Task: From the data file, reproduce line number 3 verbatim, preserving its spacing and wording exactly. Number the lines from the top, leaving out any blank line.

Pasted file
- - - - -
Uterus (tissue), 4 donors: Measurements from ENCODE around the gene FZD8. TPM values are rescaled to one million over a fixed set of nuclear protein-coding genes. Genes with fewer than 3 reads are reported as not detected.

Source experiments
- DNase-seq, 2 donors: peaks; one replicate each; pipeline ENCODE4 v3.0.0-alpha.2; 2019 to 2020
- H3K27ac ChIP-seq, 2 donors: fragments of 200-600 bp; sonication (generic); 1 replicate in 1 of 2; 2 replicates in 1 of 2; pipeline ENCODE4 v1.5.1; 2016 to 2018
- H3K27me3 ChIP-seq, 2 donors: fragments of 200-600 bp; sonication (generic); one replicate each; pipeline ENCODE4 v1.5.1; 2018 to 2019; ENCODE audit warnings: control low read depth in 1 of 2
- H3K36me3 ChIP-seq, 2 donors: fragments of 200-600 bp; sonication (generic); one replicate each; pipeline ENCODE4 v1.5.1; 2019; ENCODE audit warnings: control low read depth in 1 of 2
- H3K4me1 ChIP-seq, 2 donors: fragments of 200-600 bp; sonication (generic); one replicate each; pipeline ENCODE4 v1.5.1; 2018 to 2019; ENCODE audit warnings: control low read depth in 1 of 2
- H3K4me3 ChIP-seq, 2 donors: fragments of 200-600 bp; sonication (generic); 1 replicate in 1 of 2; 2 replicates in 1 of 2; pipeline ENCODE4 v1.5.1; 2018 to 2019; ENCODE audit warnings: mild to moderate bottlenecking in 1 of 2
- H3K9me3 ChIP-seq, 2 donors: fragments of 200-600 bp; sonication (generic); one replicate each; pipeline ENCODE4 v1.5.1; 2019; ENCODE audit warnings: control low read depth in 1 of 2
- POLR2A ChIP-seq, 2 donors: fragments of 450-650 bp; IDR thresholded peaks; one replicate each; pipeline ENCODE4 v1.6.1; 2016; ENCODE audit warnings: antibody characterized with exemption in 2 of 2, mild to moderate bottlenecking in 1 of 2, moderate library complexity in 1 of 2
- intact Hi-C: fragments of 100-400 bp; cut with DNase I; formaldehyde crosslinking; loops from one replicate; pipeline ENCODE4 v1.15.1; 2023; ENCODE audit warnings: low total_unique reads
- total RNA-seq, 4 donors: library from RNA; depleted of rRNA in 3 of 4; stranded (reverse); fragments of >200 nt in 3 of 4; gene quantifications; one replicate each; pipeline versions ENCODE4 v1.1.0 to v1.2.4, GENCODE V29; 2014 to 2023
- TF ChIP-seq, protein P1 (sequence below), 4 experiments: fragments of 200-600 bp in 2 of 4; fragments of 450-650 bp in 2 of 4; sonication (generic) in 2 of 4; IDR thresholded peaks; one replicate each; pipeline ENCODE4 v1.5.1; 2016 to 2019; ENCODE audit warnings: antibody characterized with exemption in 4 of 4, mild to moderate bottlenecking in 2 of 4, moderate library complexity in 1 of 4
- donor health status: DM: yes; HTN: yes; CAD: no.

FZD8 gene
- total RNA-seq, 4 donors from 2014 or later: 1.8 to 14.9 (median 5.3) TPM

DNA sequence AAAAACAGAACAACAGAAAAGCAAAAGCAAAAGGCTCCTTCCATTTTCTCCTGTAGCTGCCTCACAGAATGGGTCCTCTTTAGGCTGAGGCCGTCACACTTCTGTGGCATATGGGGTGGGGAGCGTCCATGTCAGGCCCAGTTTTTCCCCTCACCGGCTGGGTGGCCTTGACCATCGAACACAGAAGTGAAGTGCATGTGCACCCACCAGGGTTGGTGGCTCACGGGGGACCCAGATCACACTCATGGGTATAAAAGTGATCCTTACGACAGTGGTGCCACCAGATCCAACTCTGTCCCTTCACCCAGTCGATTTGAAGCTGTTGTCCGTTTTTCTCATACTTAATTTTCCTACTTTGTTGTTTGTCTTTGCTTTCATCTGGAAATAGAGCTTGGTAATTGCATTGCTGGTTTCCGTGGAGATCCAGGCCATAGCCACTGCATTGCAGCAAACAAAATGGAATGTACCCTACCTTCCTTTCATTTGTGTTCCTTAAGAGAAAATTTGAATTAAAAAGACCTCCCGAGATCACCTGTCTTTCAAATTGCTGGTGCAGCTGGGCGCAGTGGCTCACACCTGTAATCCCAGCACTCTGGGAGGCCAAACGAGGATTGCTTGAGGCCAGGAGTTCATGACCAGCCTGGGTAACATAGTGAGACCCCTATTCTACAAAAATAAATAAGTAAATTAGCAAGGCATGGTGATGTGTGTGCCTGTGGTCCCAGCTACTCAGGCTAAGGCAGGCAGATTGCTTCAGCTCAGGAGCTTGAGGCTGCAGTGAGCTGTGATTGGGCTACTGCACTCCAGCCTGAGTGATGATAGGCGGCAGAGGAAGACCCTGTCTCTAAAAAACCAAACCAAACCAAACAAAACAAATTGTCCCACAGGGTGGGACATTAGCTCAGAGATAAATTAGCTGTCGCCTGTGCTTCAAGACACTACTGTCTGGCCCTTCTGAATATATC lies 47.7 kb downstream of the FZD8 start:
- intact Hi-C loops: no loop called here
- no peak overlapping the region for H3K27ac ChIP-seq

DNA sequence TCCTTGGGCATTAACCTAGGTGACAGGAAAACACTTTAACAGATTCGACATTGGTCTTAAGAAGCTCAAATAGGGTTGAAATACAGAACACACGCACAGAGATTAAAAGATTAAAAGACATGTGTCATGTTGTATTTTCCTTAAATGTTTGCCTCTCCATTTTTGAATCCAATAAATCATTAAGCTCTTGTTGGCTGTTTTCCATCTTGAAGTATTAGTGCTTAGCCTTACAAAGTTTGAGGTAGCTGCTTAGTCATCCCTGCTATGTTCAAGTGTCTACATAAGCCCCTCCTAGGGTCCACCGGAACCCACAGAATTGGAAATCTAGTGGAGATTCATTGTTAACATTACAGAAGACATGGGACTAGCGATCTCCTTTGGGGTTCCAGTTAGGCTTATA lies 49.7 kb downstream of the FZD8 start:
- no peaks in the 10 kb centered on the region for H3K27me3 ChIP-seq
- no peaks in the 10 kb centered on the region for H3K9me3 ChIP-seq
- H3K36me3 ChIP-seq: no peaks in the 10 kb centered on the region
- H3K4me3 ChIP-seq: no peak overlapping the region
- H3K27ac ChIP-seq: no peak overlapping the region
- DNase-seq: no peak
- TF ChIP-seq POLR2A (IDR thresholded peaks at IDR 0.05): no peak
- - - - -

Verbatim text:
- DNase-seq, 2 donors: peaks; one replicate each; pipeline ENCODE4 v3.0.0-alpha.2; 2019 to 2020